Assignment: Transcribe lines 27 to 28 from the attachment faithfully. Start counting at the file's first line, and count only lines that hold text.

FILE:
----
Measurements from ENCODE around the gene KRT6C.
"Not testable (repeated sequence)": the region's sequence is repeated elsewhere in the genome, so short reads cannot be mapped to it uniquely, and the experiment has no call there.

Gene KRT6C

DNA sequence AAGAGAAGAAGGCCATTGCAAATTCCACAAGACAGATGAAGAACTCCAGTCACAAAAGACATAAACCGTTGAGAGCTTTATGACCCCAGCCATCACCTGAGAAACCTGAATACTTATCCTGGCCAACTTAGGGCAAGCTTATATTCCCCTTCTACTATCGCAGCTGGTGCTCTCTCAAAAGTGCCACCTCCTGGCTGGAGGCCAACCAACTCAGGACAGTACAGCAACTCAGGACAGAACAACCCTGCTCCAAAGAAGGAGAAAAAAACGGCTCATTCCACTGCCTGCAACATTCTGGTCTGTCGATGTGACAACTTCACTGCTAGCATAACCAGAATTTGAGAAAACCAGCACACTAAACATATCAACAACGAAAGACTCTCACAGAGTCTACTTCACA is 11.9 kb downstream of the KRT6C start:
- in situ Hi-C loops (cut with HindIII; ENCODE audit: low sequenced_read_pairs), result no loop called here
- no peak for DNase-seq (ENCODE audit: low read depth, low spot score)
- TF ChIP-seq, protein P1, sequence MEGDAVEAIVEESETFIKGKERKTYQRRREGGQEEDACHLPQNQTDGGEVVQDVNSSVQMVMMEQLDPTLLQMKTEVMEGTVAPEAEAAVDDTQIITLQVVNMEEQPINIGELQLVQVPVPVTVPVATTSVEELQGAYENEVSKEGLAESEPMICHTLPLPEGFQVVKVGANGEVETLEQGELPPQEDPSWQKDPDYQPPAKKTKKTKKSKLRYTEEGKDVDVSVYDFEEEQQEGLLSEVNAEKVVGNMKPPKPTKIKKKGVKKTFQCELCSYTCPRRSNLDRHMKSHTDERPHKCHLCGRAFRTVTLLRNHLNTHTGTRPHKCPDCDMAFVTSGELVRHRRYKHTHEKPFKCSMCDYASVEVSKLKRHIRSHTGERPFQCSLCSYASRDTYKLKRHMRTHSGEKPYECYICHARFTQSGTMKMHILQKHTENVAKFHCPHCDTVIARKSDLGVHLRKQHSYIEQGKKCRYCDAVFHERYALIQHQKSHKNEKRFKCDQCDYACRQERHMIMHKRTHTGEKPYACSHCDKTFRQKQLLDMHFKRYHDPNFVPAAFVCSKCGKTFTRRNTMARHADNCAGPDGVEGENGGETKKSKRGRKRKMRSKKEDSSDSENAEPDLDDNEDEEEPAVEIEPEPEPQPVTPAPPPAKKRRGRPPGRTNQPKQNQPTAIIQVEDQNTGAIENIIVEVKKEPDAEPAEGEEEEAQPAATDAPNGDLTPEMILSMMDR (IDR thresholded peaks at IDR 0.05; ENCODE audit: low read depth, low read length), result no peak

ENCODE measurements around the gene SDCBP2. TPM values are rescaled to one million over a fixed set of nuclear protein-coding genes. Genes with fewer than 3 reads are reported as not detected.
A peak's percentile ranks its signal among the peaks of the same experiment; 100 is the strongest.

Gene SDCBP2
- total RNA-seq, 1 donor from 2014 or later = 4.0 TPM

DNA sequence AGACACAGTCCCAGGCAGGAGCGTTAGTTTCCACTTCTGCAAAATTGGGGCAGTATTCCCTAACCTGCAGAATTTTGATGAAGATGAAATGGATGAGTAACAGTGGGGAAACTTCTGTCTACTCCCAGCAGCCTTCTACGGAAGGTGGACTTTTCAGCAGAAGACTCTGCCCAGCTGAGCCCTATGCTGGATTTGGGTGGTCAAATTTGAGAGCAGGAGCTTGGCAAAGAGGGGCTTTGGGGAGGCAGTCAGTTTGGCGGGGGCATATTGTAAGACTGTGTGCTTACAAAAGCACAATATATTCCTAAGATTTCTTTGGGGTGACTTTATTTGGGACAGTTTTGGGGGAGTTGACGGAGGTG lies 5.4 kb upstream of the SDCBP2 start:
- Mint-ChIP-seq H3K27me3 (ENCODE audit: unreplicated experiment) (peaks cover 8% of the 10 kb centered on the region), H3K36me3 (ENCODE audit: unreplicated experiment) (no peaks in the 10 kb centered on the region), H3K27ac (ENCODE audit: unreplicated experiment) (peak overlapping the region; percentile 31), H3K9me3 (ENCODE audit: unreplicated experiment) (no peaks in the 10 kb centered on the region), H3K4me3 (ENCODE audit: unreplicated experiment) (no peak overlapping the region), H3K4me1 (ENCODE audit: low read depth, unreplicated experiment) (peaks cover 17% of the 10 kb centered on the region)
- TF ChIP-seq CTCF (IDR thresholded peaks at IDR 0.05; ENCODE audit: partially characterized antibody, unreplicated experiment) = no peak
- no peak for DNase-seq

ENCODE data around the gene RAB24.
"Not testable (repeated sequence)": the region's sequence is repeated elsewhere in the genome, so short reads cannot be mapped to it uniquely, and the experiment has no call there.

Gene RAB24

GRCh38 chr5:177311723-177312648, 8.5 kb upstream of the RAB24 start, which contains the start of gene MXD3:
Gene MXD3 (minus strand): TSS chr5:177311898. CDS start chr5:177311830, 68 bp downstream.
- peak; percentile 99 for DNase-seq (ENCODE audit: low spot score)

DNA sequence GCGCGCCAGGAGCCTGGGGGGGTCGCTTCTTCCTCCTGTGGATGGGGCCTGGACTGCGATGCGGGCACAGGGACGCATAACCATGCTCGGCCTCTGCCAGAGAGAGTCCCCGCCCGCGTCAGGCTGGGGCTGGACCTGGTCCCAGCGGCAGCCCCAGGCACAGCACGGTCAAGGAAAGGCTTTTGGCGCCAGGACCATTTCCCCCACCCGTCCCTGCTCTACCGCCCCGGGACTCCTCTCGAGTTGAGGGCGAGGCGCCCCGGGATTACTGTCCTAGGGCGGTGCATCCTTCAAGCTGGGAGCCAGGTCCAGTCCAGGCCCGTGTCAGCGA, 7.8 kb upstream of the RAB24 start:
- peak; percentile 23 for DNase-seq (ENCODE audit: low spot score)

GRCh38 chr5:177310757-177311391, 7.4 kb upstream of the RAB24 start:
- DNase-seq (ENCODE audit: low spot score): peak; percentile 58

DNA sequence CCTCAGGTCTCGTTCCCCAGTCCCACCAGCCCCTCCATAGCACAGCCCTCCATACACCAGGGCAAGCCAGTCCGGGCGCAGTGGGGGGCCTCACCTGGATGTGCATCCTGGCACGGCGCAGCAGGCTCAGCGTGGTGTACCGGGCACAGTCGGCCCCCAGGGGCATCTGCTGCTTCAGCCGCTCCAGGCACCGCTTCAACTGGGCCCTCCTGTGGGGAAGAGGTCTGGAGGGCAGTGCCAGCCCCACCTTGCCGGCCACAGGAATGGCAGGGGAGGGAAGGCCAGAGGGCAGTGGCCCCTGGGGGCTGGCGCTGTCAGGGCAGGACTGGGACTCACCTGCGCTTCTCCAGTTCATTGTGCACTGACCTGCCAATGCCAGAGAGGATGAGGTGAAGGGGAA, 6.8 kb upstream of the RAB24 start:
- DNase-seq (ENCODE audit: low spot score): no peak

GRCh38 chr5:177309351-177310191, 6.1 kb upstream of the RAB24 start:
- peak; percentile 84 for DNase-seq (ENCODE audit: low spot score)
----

- DNase-seq (ENCODE audit: low spot score): no peak

GRCh38 chr5:177309351-177310191, 6.1 kb upstream of the RAB24 start: